4 of 5 stars.
This short, interesting “love story” [as defined by the author] emerges from the remnants of a scrapped novel. I would label the tale, a modern folk tale. The quizzical use of the second-person POV is explained by the tale’s relationship to the characters of the discarded novel.
A boy and girl meet and instantly fall in love, a very true love. Six years later, they marry–never leaving each other’s side. They consider themselves One. Everybody considers them One. Even their families note the loss of their respective children for the sake of this One-ness. The two spend so much time so close to each other that they grow together literally with their hair weaving together into inseparable locks.
It takes the couple 4 more years to consummate the marriage and they only grow closer yet. Until, she becomes pregnant. . .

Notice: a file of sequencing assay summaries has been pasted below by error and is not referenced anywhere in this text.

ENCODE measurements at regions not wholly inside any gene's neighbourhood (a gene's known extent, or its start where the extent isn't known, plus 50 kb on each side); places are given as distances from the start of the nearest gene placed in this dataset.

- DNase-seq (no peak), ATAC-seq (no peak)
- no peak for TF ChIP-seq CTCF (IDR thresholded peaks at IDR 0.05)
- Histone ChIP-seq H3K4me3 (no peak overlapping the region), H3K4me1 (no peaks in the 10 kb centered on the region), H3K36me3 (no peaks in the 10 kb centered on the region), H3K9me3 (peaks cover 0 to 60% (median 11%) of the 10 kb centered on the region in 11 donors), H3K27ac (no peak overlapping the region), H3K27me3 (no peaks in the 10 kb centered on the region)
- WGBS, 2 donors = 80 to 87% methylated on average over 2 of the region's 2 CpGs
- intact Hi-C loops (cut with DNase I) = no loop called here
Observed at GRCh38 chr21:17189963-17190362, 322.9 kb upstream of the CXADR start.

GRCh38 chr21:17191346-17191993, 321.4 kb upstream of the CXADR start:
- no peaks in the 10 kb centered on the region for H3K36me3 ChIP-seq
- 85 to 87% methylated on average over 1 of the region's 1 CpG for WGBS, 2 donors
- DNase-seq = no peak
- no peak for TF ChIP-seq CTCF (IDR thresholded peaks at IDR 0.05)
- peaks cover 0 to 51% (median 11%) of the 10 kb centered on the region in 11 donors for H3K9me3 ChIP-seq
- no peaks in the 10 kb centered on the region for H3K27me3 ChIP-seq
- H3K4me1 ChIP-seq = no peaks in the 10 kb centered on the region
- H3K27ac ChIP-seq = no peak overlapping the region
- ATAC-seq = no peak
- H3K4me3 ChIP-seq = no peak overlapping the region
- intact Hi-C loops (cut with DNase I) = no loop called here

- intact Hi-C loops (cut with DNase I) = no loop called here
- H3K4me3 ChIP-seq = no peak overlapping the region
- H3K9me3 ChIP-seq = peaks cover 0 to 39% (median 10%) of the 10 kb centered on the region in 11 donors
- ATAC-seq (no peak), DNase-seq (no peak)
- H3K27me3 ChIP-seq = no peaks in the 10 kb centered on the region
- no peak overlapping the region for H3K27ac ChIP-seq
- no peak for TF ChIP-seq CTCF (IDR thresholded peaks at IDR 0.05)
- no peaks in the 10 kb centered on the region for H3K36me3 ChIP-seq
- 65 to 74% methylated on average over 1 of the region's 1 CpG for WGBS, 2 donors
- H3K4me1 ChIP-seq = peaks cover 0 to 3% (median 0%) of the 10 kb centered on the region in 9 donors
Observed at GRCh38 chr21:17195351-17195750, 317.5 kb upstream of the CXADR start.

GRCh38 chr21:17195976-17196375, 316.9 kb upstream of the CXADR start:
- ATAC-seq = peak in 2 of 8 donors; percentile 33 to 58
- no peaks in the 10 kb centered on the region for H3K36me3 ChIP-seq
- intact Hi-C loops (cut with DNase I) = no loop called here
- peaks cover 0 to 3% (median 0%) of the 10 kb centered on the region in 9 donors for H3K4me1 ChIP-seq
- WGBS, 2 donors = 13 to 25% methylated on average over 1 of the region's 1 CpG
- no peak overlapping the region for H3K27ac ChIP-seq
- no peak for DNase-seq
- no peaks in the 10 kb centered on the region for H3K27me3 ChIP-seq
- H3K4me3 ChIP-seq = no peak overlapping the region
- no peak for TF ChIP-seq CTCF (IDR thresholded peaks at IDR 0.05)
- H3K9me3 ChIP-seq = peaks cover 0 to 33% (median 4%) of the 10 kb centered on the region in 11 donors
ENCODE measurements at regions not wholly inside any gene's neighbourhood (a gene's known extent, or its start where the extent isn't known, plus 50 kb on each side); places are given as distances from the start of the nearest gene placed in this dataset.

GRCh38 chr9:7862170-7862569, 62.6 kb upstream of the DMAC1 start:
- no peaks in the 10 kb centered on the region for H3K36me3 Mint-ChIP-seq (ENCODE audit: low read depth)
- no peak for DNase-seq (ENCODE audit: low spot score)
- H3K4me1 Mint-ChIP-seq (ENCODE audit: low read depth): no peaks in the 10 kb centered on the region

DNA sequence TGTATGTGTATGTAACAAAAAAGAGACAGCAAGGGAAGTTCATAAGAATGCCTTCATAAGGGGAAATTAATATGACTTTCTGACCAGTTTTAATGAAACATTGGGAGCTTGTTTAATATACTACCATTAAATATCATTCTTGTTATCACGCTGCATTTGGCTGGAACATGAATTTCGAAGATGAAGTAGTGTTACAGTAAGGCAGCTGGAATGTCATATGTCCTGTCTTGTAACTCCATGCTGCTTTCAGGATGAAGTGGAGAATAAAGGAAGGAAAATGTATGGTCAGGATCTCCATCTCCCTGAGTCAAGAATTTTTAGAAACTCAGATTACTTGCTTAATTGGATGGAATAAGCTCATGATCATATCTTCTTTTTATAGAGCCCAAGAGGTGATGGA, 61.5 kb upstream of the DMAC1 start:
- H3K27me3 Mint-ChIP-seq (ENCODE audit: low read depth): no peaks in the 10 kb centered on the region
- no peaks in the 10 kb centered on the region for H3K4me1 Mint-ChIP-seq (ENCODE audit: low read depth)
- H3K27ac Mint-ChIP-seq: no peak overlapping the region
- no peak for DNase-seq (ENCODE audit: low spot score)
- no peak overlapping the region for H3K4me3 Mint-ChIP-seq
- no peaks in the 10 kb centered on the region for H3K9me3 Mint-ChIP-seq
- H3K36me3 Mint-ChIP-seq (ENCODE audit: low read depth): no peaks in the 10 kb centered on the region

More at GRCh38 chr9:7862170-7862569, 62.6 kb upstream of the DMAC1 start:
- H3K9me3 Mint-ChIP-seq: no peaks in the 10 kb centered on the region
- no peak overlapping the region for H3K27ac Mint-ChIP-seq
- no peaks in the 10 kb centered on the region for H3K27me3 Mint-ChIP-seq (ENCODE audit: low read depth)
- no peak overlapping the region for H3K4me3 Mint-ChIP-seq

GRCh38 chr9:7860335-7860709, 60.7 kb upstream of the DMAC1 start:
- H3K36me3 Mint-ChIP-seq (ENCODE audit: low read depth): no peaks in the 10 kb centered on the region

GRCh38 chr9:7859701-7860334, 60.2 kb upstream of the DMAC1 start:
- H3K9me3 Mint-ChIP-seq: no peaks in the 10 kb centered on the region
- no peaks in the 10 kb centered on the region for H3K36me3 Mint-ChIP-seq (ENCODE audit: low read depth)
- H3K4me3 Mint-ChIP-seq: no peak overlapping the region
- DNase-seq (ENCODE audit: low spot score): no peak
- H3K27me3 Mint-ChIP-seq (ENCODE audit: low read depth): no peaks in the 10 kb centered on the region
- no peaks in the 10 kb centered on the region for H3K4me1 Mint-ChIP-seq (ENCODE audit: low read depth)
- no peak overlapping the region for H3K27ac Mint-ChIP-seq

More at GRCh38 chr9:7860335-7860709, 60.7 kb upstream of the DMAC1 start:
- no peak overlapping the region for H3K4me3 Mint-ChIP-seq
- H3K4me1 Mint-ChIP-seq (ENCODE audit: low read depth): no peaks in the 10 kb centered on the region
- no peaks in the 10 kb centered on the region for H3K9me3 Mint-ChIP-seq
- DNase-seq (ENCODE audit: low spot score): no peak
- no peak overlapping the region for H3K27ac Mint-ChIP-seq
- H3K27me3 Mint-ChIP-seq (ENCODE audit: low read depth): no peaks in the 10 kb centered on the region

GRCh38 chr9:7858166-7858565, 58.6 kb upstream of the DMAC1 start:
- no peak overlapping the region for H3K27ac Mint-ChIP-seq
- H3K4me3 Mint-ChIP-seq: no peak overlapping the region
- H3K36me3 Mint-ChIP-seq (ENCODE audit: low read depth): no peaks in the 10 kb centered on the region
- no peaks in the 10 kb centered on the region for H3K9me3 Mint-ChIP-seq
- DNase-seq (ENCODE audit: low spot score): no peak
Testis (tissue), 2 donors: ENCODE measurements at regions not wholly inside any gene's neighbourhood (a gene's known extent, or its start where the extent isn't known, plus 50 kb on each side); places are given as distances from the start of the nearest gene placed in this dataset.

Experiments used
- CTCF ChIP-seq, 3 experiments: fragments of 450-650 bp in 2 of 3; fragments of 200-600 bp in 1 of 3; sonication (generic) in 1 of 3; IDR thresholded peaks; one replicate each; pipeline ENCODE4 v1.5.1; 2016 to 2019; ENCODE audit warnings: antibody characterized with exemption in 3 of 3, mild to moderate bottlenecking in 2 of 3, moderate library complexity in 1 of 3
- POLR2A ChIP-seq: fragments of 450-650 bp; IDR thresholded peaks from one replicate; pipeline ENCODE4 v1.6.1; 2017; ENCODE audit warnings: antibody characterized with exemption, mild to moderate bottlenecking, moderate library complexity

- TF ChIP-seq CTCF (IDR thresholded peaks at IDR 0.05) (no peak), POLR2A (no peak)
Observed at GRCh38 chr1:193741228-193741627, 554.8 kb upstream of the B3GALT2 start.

I really like that this tale turns the normal theme of a child representing the one-ness of a couple on its head by being the divider. It’s the unevenness of pregnancy that shows there was never One-ness to begin with–it was all well-meaning illusion. The couple must be separated [from their common locks] to redefine their love.
In short, the tale is lovely.
This tale appears in Okorafor’s anthology, Kabu Kabu by Prime Books.
[Check out my other reviews here.]